That said if you like to travel and want a leather material on a bag that can accommodate more of your belongings while maintaining a classic leather look and more especially, you don’t mind a slouchy grainy look, then go for Togo leather. On the other hand, if you prefer a much stiff or structured look with minimal accommodating space to fit just about a few essentials, then the Epsom leather is a great option for you. 😀

Related Questions

How does Epsom leather Bags age?

If the Epsom leather bag is small it is able to hold its shape pretty well over a long period of time but if the bag is quite bigger (more than 32cm), the middle part of the bag appears to sink in quite a bit into a concave shape over time. Also, its edges may wear too.

Generally, Epsom leathers hold up very very well and it’s important to say that how your Epsom leather item will age depends on how frequent it is used and how much of spa days or treatment you give it from time to time.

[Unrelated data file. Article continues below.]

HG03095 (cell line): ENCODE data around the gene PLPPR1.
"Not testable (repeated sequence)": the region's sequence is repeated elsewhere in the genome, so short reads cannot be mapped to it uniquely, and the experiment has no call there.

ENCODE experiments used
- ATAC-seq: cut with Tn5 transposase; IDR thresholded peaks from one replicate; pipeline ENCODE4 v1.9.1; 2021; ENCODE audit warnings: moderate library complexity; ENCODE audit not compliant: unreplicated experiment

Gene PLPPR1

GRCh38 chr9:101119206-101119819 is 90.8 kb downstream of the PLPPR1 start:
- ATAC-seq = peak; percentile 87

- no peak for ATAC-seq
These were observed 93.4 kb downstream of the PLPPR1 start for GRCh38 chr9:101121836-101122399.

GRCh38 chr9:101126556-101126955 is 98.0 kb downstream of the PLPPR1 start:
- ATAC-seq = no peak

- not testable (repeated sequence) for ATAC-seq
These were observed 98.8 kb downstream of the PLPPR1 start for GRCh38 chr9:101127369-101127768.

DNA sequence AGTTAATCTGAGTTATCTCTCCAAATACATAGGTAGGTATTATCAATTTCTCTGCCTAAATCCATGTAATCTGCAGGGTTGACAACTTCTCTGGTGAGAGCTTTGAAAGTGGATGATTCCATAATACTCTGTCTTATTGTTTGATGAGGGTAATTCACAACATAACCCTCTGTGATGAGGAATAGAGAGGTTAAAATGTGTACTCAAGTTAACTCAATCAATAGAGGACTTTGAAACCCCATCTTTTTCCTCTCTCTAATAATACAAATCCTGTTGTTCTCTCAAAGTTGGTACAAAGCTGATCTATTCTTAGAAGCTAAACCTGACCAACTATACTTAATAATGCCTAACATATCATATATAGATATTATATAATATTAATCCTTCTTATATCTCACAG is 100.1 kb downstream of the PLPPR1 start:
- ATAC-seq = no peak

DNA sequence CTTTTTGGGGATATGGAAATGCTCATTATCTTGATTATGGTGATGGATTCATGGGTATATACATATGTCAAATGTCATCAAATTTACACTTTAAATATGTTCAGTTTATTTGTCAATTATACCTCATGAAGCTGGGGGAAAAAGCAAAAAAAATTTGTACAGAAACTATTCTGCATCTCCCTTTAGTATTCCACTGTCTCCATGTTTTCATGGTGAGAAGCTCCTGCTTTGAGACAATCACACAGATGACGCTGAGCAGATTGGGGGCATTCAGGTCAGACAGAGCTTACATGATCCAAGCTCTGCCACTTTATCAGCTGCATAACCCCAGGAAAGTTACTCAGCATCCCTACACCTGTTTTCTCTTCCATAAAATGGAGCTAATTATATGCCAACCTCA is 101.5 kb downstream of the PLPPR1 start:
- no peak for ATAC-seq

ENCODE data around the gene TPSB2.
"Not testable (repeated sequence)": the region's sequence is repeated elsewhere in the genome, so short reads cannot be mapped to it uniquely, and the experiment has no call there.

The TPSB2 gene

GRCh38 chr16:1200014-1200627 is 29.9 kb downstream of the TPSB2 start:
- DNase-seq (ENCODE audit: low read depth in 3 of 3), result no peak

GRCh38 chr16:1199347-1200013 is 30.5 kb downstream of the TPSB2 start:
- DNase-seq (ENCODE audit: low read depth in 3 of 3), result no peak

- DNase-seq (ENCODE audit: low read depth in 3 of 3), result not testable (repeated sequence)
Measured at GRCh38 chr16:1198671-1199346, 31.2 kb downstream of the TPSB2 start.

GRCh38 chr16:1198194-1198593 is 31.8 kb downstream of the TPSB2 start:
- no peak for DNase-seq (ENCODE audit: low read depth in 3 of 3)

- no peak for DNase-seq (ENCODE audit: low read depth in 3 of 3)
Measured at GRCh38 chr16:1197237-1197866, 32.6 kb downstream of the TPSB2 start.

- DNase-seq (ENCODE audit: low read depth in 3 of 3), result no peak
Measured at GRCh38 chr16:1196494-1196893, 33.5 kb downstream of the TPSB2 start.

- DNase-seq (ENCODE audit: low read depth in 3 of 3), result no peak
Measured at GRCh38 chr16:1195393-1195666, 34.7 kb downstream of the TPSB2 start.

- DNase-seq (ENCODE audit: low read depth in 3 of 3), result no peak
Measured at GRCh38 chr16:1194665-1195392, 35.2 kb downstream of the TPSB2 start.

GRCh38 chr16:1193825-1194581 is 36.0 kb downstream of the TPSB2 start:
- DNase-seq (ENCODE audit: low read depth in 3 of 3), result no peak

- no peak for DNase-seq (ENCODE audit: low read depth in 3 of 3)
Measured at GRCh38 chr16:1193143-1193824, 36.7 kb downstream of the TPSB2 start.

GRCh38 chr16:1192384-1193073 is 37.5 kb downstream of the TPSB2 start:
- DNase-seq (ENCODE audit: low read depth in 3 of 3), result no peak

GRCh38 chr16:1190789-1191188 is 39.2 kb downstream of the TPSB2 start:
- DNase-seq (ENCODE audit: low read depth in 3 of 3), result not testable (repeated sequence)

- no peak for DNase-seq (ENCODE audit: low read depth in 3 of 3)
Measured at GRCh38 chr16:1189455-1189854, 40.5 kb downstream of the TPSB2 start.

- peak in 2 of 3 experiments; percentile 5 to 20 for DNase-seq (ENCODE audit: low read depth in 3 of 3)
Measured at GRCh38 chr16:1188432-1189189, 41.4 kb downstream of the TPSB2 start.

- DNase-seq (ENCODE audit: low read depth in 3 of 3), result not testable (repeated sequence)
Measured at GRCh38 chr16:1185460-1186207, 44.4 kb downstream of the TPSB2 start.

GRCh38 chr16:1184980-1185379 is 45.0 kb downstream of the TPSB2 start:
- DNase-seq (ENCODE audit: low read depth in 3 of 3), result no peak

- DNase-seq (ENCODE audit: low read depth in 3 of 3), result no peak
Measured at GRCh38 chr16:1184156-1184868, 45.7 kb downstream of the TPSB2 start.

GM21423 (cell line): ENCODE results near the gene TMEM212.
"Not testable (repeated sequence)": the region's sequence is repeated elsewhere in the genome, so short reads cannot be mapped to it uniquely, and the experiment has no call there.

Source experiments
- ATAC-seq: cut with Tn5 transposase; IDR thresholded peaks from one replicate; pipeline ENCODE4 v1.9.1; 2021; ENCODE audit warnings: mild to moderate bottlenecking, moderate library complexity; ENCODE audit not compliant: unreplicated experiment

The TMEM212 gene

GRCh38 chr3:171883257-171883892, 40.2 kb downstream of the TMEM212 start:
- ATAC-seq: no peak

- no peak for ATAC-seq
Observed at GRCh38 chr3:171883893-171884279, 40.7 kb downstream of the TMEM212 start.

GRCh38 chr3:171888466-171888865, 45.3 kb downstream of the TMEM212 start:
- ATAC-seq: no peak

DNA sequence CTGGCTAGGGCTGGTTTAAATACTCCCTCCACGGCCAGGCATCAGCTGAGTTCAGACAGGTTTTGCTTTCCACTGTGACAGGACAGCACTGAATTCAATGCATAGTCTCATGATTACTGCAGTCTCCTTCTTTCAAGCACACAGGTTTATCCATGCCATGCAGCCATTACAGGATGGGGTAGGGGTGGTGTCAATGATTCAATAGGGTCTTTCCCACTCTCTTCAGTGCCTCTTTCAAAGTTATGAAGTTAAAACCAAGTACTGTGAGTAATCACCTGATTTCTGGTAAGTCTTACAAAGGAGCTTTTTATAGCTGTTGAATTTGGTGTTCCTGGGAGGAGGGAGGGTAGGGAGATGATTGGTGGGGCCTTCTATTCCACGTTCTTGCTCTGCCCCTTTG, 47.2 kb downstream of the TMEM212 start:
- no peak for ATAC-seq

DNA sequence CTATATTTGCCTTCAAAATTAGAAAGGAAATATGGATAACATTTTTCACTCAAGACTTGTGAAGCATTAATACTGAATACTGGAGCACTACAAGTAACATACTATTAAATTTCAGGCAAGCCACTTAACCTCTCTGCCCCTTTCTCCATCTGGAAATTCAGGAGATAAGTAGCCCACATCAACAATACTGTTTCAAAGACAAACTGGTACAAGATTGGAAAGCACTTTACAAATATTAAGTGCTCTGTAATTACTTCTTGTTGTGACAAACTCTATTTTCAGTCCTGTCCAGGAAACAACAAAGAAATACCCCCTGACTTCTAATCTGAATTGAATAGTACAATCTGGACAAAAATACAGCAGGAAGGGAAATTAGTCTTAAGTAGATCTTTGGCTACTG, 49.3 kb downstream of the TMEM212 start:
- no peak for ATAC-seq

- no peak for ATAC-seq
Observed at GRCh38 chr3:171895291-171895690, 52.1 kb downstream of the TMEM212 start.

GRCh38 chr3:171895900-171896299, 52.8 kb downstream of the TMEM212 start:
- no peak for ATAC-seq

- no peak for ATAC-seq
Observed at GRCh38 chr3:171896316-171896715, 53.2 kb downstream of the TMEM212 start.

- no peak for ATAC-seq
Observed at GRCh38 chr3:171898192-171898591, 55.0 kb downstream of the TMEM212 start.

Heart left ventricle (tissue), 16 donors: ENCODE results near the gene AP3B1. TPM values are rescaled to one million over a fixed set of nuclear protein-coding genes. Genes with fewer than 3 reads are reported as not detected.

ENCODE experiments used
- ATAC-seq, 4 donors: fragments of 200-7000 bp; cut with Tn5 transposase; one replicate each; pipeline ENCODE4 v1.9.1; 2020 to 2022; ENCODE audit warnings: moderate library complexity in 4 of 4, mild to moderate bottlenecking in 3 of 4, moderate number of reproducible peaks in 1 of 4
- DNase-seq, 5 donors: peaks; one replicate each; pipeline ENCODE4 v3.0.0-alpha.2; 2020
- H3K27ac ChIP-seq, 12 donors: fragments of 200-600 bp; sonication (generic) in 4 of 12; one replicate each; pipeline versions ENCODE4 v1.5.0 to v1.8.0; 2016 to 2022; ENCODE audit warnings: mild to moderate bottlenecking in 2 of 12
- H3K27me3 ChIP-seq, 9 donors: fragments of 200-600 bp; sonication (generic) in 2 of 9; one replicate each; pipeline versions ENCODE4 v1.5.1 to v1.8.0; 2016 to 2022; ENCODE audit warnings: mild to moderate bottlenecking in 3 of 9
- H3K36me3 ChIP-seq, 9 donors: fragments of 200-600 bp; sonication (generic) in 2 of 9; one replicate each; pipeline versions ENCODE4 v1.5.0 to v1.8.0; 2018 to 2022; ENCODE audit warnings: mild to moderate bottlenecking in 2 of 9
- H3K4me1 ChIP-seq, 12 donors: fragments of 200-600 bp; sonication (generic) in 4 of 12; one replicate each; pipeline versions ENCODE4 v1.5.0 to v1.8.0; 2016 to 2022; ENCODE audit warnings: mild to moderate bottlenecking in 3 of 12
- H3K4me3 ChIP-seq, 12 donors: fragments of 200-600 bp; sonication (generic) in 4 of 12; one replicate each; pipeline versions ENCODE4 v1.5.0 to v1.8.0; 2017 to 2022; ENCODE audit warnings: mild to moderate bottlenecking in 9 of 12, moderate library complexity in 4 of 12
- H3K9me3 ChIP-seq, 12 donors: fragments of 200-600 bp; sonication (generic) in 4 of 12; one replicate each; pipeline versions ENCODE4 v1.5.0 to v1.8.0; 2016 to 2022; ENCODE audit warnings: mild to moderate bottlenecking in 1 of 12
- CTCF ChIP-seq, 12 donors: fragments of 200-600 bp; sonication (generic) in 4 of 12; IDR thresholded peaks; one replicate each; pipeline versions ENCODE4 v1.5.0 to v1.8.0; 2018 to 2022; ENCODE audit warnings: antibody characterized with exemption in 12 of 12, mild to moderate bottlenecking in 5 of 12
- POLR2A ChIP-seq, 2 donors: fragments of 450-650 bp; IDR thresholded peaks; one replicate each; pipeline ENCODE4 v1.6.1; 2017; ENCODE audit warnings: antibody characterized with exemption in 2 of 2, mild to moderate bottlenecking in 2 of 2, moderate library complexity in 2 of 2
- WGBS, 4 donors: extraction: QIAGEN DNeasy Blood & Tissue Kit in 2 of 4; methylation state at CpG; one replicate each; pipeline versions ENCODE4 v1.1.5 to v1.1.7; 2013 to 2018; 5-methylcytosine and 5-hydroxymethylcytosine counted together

How does Togo Leather Bags age?

Togo leather bags although it starts out as very grainy with a matty finish develop a beautiful luscious patina on its surface especially on the handle over a period of time after use. You will especially see a lusty patina over the areas that get a lot of friction. This, however, takes years to appear.

Related Articles:

  1. What’s The Difference Between Clemence and Togo Leather?
  2. 9 Simple Differences Between Swift and Togo Leather
  3. Hermes Evercolor vs Evergrain: 5 Difference To Know Before Buying

Kwabena

Hi! I’m Kwabena, the owner and founder of Favored Leather. I’m a huge Leathercraft enthusiast and I’ve been that for almost 13 years now. I'm excited to share my experiences and all the new stuff I learn each day about leather craft, leather cleaning & care, and everything in-between!